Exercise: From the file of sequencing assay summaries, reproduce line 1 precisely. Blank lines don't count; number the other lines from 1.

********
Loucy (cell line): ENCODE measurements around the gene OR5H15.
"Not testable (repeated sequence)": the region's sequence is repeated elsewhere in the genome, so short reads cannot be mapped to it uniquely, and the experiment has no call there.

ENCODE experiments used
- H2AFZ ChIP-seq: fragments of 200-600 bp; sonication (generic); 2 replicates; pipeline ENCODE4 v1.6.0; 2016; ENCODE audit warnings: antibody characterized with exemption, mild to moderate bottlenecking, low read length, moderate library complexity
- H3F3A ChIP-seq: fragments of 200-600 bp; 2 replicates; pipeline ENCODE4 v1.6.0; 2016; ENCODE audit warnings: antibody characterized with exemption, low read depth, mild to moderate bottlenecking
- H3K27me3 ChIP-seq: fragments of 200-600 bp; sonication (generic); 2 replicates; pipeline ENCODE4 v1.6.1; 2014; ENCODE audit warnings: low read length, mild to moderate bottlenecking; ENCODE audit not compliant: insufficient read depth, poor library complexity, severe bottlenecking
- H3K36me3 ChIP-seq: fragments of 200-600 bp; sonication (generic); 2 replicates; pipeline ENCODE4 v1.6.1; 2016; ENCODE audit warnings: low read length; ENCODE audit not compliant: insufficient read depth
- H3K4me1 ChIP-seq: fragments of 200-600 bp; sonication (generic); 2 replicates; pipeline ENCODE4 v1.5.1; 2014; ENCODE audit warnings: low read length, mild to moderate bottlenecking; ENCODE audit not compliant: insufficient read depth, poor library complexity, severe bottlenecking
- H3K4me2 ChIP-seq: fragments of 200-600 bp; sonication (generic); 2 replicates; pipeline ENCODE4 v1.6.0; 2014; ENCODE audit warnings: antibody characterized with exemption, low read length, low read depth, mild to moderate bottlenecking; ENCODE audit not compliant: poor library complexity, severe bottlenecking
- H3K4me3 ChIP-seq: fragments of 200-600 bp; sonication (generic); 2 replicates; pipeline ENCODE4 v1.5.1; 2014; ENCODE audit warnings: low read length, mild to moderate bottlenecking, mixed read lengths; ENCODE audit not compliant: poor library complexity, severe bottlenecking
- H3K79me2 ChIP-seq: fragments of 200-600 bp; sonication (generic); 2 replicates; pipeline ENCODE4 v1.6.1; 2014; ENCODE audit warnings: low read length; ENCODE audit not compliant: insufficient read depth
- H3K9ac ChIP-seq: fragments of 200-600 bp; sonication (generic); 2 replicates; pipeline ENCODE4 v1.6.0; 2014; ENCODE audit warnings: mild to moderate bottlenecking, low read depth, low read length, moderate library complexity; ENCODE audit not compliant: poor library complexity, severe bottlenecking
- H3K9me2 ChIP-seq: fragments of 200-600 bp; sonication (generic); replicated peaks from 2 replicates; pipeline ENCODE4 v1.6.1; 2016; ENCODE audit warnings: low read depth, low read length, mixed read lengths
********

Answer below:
Loucy (cell line): ENCODE measurements around the gene OR5H15.